I had a weird experience this weekend. It was a quick conversation, but it’s led me to feel really frustrated with sexism still existing in some aspects of the social sphere.
I met a guy, who mentioned he’s an Aston Villa fan. I tell him sorry, and that I support West Ham to which he responded:
‘Oh really? Whats the name of your ground and can you name any of the starting 11?’
Not a problem for me- I love football. I’ve been a West Ham season ticket holder for 6 years. I was able to name my preferred starting XI, and then listed the subs bench for good measure. I then asked him to name Aston Villa’s starting XI, and he didn’t make it past the defenders (to be fair I’d have accepted 11 synonyms for shite as an answer, so it shouldn’t have been that hard.)
But it really bothered me that I had to prove my worth, and he not only didn’t, but couldn’t. We live in a world where women are advancing in leaps and bounds in most areas. We’re breaking the glass ceiling and leveling the playing field (slowly but surely) at work. We have equal rights, we vote, and we sit in parliament but social activities and interests don’t seem to hold the same equality. Why, when we’ve advanced so far in the workplace and in the world is there still so much sexism in the world of British football and also other typically male social pastimes and interests?
I’m using football as an example as its the area where I’m constantly having to prove myself. If I tell someone I support West Ham, I almost always have to pull out my season ticket to validate my claim- and prove I’m not just a fan because Andy Carroll looks great in shorts and I’d climb that like a tree (even though he does and I would.)
When it comes to women in football, they are starting to take a more active role in football viewing. Although West Ham United were not able to provide me with data from this seasons current figures, the Barclays Premier League’s National Fan Survey states that 13% of West Ham’s attendees in the 2007-2008 season were female- 15% across all premier league teams. But depressingly, in the 2011-12 season 70% of all women that attended football matches are categorized by the Premier League as being “non-football fans.”
The women working in football are few and far between- Karren Brady (West Ham’s current vice-chairman and managing director of Birmingham at 23), and referee Sian Massey are two of the only names who come to mind. Sadly, Massey did not make headlines for being a strong female role model, but rather because her appointment led to broadcasters making sexist remarks about her for which they were then (rightly) fired.
Make no mistake- it is men’s football, it is a man’s game and I don’t object to that aspect of it at all. My objection is that I constantly have to justify and prove my interest in it, because this isn’t the first run-in I’ve had of this nature.
As season ticket holders, we sit in the same assigned seats every game. Often the people around us are people who have bought single game tickets. On one (memorable) occasion a guy I’d never seen before sat next to me and just after kick off turned to me and asked if this was my first football match.
I politely replied that I was a season ticket here for the past 4 years but that I’d never seen him before so no it wasn’t my first game, was it his?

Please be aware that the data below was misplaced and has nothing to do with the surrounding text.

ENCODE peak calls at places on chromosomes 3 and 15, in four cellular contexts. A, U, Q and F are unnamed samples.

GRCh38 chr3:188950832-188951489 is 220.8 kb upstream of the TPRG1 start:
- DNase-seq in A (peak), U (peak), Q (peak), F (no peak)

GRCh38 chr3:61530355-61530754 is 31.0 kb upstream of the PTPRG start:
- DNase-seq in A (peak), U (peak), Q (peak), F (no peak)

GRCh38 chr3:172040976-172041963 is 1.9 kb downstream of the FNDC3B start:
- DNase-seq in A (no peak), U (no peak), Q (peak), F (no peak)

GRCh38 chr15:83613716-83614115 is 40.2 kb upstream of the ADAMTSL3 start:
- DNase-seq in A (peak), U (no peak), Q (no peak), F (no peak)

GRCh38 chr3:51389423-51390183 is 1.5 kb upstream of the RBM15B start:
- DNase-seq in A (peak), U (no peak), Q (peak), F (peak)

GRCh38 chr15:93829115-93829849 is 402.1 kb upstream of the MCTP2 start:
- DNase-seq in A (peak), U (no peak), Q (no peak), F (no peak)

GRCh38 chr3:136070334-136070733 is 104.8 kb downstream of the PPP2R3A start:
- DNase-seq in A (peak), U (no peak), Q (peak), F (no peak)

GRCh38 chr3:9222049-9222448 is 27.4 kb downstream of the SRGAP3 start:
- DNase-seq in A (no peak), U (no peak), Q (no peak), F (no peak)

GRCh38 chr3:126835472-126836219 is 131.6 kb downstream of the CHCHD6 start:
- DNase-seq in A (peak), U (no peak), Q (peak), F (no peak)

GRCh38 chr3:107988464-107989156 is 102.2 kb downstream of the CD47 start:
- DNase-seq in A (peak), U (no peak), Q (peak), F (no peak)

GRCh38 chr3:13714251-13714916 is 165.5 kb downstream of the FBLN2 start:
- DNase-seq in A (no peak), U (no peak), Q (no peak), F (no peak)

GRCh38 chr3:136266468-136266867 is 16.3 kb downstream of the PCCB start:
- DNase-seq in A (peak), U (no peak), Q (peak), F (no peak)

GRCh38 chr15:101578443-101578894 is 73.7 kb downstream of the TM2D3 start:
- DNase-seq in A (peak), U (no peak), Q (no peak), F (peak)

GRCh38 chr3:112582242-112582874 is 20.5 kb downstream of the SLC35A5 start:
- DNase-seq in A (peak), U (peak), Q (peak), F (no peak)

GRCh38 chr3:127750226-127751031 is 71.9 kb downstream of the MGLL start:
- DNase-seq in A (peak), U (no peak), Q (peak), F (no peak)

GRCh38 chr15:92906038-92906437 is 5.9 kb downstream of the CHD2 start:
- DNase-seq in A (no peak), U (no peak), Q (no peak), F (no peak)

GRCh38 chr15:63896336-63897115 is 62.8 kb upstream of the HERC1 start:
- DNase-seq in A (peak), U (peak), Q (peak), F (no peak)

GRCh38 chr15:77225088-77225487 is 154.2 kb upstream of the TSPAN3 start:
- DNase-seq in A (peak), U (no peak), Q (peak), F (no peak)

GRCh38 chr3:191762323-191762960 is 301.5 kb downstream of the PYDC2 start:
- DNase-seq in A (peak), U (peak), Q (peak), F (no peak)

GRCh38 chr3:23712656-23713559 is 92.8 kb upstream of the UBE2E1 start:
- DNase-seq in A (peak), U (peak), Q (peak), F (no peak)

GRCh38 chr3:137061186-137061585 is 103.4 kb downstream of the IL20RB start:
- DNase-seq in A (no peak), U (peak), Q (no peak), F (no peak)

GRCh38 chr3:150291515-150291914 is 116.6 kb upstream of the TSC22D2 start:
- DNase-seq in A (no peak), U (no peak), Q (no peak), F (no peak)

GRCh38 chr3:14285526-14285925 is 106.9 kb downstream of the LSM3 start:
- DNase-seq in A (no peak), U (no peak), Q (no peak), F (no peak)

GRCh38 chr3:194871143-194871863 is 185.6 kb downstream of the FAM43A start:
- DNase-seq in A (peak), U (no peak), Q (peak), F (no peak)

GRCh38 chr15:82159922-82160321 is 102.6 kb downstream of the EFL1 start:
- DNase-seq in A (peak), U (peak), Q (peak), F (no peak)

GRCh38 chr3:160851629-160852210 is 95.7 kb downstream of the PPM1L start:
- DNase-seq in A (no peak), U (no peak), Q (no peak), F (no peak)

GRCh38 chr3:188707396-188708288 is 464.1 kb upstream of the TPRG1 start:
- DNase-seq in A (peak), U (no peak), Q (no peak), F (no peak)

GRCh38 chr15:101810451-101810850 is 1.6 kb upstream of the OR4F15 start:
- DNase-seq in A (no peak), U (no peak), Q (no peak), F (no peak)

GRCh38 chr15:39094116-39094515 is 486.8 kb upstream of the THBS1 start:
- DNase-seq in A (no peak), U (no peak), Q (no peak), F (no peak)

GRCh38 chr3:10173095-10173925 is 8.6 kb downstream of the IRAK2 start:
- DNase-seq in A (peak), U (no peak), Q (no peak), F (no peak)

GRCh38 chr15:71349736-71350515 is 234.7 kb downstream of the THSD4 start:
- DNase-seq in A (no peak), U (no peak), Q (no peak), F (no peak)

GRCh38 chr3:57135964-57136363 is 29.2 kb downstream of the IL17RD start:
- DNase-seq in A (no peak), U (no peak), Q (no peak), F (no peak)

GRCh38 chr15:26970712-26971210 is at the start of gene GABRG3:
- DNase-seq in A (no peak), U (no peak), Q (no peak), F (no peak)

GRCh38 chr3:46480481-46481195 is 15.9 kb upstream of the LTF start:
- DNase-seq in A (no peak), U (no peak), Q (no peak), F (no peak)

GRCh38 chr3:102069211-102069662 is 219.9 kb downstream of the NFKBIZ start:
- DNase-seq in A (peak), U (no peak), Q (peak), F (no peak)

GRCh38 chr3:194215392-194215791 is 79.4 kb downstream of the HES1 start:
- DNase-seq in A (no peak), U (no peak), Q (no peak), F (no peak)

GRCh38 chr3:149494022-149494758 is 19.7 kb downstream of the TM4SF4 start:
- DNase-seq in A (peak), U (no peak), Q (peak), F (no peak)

Conversation died at that point but I actually felt bad for him, as I think in a misguided way, he was actually trying to be polite and friendly. However, if he had offered to explain the offside rule to me I’d have hit him in the face.
It’s not just fans; I arrived at West Ham- Spurs in May 2006 (the lasagna game) to find a man sitting in my assigned season ticket seat. I asked him to move, he refused, I asked the steward to move him who said “you don’t need to sit there, just go sit in one of those empty seats up there!” and pointed to a selection of seats with a shit view. It took me 20 minutes and finding four other stewards to get someone to move this idiot out of my seat, and I missed a goal in the process. I don’t believe in this instance a man would have been told to just sit someone else.
It’s not everyone, of course. There are some people in the footballing world who have been accepting. I’m lucky enough that the guy I sit next to (who over the years has become one of my closest friends) for some odd reason has genuinely never questioned my commitment to the team, the sport, and the rituals. This may be of course because he has the misfortune to sit next to me- I am a very loud, passionate, foul mouthed football supporter- and that’s hard to fake. I don’t hold back. I have had to apologise to kids sitting near me on more than one occasion.
His family, who have become excellent drinking buddies before and after (and during) games are the same- good people who just seem to have accepted me into their footballing world – although I am aware that, given some of the vile (and hilarious) subject matter they talk about around me, there is also the possibility that they either don’t know, or have forgotten, that I’m a woman.
But truthfully, that’s exactly what I want. With them I get to be an equal, and I appreciate that more than I could ever tell them. That’s all I’m asking for here- a chance to say “this is something I’m passionate about” and not be subjected to having to prove I belong there.
Yet even in writing this, I still felt the need to layout my credentials in the first paragraphs so I’d be taken seriously. I’m an alpha female who takes being called a bitch as a good thing, but really in some places it’s still a mans world. I’m just living in it.
Sadly sexism is still alive and kicking, folks. I’ll keep doing my best to kick it back.
loved this story a very refreshing view and i like someone who says what the others are thinking..